Copyright Protection · Customer Acquisition

Best practices for quoting customers and legal authorizations?

Lucas E Wall

July 25th, 2015

We continue talking to prospective customers and during those conversations they say things that represent the problem we are trying to solve, in their own terms, with the point of view of someone dealing with the issue directly.

When we hear those expressions we quickly tell our interviewees they just said something worth quoting. We ask them if it is OK to quote them and they agree.

We believe a quote is effective when the source is completely cited by full name, title and company. Such as:

Problem quote: "Never, never, never you will be fully prepared for what will happen in a restaurant" Jane Smith. Area Director. Big Rest Brand.

Solution quote: "I wish I had this tool when I begun my career, it'd have saved my millions of headaches" Joe Black. Regional Manager. Big Rest Franchise.

Do these quotes require authorization from brands?

Are these quotes different in legal and branding authorization? Meaning one is associated with the description of the problem, the other implies support of the product.

Are emails from Jane and Joe confirming they are OK with us quoting them enough to cover us from any potential C&D legal actions?

Will Jane or Joe get in trouble with their employers?

Peter Johnston Businesses are composed of pixels, bytes & atoms. All 3 change constantly. I make that change +ve.

July 25th, 2015

The short answer to your question is "it depends". 

If you say something, you could be saying it personally, or you could be saying it on behalf of your company. If that is a big company, they may have a policy on this - they may say, for example, that all quotations must be passed by the legal department, or that they need to see the context. The employee you have spoken to may have signed something to that effect and may be breaking their company policy by giving you authorisation. Similarly with franchises, there may be something in the franchise agreement stating that endorsements of third parties must be passed by HQ.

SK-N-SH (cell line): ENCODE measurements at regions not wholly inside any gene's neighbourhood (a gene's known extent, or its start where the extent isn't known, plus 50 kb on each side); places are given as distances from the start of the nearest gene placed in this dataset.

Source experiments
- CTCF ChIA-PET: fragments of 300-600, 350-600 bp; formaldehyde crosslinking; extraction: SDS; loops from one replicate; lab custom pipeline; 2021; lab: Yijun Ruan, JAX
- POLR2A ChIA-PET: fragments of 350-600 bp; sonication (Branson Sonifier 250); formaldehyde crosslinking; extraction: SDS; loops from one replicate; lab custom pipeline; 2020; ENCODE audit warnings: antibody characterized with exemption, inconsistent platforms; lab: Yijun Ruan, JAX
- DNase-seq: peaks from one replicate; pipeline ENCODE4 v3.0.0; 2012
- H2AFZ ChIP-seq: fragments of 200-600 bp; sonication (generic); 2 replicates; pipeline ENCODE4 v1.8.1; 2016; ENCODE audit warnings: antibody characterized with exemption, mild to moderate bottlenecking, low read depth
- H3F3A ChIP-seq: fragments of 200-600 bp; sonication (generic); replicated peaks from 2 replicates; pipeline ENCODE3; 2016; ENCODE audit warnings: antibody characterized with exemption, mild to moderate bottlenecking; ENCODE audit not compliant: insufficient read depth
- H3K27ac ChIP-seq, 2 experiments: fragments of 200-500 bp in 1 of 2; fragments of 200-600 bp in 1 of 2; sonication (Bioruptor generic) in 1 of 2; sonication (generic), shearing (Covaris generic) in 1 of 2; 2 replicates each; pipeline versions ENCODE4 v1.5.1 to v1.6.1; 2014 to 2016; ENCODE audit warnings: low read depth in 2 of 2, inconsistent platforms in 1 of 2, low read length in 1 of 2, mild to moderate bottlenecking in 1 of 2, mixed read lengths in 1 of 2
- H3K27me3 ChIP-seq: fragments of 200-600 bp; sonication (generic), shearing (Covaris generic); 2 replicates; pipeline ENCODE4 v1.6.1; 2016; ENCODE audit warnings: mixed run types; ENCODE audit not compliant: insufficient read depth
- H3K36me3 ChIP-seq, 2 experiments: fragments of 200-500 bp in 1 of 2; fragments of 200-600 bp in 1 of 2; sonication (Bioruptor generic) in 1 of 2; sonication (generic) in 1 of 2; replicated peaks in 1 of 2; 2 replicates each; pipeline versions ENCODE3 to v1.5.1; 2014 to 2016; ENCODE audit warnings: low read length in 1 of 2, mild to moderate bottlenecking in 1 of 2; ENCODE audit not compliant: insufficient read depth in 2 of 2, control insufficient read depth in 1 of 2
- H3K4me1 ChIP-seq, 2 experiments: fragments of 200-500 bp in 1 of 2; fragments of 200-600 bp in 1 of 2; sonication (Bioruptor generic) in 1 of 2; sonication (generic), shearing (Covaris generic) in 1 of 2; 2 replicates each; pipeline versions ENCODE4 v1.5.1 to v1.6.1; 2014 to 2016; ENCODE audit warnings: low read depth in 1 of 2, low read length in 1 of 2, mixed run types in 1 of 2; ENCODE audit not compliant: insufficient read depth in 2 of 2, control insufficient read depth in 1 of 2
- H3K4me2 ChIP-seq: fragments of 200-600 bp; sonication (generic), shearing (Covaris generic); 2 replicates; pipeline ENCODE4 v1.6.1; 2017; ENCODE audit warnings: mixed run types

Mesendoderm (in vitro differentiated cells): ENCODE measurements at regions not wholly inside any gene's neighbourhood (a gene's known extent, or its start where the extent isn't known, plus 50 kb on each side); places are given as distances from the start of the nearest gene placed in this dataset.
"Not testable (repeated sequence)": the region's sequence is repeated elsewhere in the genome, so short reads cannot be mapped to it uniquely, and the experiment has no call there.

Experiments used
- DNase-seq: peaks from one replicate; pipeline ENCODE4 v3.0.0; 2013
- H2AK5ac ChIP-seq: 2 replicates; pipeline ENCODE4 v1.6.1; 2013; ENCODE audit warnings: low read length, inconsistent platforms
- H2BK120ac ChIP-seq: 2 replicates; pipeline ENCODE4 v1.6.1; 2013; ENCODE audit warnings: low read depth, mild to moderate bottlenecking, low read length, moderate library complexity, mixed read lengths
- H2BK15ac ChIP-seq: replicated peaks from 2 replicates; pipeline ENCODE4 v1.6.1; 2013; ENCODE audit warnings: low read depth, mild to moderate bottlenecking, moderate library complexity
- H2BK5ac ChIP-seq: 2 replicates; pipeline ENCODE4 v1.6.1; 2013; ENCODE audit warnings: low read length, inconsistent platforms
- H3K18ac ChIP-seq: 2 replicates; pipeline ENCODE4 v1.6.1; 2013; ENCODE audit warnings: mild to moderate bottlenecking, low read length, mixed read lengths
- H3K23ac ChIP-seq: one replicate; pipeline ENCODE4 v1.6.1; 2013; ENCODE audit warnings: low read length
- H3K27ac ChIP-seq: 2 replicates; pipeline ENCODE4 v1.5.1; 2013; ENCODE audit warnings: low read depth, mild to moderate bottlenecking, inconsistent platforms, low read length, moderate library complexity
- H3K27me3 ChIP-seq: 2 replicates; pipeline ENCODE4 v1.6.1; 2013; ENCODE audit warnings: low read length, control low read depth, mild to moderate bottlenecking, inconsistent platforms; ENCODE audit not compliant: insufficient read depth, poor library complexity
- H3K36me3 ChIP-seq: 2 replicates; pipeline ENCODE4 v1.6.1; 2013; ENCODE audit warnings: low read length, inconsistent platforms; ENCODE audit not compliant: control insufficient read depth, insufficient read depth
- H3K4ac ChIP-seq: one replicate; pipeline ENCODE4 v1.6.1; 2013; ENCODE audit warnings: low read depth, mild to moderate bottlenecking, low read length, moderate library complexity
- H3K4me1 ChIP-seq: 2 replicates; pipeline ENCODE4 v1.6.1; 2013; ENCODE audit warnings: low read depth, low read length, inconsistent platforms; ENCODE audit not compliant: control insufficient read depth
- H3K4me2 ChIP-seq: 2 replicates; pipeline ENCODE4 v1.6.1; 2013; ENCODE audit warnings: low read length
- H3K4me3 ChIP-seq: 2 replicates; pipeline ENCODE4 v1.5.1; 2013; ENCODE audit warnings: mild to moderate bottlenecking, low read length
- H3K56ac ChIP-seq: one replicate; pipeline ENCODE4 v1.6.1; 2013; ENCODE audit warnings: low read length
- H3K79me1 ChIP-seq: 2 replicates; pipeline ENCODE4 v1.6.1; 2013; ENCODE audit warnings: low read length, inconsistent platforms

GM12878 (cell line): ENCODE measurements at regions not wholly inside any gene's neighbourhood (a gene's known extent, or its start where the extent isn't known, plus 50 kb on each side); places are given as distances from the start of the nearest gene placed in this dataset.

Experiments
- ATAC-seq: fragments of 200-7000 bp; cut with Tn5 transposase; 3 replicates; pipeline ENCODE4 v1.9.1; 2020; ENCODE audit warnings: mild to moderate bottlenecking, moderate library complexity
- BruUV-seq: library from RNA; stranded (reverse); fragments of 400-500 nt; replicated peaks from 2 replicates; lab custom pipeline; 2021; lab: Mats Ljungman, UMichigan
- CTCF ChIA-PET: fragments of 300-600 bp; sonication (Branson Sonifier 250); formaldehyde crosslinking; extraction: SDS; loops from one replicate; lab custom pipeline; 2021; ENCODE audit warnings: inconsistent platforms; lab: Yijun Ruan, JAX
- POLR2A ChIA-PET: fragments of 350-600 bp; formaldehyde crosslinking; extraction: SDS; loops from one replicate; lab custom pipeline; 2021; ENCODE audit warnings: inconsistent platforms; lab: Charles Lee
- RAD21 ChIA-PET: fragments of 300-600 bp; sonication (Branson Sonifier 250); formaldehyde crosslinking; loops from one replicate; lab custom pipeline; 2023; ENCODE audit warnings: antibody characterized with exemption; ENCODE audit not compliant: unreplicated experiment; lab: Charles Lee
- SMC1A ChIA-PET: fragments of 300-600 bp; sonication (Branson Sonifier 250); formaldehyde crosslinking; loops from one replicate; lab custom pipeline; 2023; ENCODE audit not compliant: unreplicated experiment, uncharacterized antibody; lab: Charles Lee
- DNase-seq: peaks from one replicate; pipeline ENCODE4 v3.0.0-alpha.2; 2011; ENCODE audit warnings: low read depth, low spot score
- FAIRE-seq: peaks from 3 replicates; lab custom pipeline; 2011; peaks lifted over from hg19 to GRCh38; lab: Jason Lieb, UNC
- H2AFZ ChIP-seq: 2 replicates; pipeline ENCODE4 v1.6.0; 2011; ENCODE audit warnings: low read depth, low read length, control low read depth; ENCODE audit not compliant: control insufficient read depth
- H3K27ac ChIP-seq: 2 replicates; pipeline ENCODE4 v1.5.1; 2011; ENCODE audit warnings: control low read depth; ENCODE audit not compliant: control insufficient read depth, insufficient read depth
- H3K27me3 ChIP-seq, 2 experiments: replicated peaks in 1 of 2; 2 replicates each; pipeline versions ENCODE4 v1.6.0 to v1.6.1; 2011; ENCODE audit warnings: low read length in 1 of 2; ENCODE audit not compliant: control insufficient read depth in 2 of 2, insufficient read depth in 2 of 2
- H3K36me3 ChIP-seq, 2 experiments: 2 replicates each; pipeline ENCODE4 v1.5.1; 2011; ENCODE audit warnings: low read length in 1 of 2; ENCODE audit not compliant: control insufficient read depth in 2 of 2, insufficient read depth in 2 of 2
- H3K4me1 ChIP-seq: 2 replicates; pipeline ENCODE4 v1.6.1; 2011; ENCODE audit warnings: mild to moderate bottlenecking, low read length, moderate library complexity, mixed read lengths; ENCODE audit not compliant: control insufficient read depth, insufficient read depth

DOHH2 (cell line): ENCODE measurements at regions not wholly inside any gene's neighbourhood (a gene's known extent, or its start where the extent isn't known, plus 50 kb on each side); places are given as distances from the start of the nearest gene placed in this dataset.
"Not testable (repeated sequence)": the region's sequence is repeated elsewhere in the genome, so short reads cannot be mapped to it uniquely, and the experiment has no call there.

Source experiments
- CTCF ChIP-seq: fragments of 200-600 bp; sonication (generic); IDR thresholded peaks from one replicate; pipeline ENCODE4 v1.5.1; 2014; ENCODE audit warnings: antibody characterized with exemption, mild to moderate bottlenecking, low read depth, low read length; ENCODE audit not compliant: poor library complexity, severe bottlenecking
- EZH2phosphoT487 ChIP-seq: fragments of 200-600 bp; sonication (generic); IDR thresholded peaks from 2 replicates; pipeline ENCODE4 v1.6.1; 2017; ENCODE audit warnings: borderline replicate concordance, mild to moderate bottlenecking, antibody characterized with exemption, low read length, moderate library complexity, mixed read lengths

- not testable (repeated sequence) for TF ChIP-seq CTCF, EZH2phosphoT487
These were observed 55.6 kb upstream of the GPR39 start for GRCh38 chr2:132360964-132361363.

There is a big difference between the two. The "solution" is an endorsement - it can be taken to mean "Big Rest Franchise" uses and endorses your product and thus you need to talk to the franchise owner, not the franchisee before making that statement.

Lucas E Wall

July 25th, 2015

Peter - I am the Founder of ROIchecker and believer this question is for the forum. My message is not spam and I don't sell legal or copyright services. The context is provided at the beginning of my question. Feel free to contribute. Lucas

Peter Johnston Businesses are composed of pixels, bytes & atoms. All 3 change constantly. I make that change +ve.

July 25th, 2015

This is a general comment which belongs in a general marketing forum. It is not founder specific.

So I'm wondering if it is spam from someone trying to sell services here, or a genuine concern.

Please give me the context.